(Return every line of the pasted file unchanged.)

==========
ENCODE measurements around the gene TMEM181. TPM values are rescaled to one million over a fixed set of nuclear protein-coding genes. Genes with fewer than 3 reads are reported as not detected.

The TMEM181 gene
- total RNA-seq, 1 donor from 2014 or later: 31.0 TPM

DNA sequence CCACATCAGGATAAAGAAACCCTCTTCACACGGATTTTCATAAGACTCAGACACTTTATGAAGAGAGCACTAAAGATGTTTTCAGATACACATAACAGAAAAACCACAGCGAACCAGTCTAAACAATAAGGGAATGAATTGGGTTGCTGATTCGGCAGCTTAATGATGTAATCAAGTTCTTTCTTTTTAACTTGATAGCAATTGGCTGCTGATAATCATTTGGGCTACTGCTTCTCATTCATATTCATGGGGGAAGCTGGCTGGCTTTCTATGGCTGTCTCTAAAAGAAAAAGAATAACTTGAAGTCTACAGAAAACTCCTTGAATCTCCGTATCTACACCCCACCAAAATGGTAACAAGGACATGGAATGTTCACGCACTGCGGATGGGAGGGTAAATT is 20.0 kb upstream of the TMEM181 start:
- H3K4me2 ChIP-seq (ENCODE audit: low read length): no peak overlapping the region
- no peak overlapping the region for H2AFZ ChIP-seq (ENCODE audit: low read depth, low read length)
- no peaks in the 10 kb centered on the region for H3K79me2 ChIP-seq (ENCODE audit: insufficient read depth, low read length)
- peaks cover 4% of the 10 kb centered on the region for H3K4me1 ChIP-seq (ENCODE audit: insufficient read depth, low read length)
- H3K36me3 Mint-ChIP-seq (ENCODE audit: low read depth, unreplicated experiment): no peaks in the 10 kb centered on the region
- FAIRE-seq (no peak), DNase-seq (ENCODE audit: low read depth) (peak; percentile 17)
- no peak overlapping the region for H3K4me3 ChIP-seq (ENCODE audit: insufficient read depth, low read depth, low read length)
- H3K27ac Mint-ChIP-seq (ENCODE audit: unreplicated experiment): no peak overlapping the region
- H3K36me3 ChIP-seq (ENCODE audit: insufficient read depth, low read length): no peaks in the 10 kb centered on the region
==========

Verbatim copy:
ENCODE measurements around the gene TMEM181. TPM values are rescaled to one million over a fixed set of nuclear protein-coding genes. Genes with fewer than 3 reads are reported as not detected.

The TMEM181 gene
- total RNA-seq, 1 donor from 2014 or later: 31.0 TPM

DNA sequence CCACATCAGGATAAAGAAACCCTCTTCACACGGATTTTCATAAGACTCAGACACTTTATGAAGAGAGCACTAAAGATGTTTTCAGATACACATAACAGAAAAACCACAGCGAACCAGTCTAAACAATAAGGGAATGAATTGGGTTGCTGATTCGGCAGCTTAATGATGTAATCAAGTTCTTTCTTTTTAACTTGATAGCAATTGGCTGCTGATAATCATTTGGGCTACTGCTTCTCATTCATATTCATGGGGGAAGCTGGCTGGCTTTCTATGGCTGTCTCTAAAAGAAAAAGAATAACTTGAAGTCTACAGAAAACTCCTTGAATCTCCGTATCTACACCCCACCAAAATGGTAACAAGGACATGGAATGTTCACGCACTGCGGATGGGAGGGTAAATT is 20.0 kb upstream of the TMEM181 start:
- H3K4me2 ChIP-seq (ENCODE audit: low read length): no peak overlapping the region
- no peak overlapping the region for H2AFZ ChIP-seq (ENCODE audit: low read depth, low read length)
- no peaks in the 10 kb centered on the region for H3K79me2 ChIP-seq (ENCODE audit: insufficient read depth, low read length)
- peaks cover 4% of the 10 kb centered on the region for H3K4me1 ChIP-seq (ENCODE audit: insufficient read depth, low read length)
- H3K36me3 Mint-ChIP-seq (ENCODE audit: low read depth, unreplicated experiment): no peaks in the 10 kb centered on the region
- FAIRE-seq (no peak), DNase-seq (ENCODE audit: low read depth) (peak; percentile 17)
- no peak overlapping the region for H3K4me3 ChIP-seq (ENCODE audit: insufficient read depth, low read depth, low read length)
- H3K27ac Mint-ChIP-seq (ENCODE audit: unreplicated experiment): no peak overlapping the region
- H3K36me3 ChIP-seq (ENCODE audit: insufficient read depth, low read length): no peaks in the 10 kb centered on the region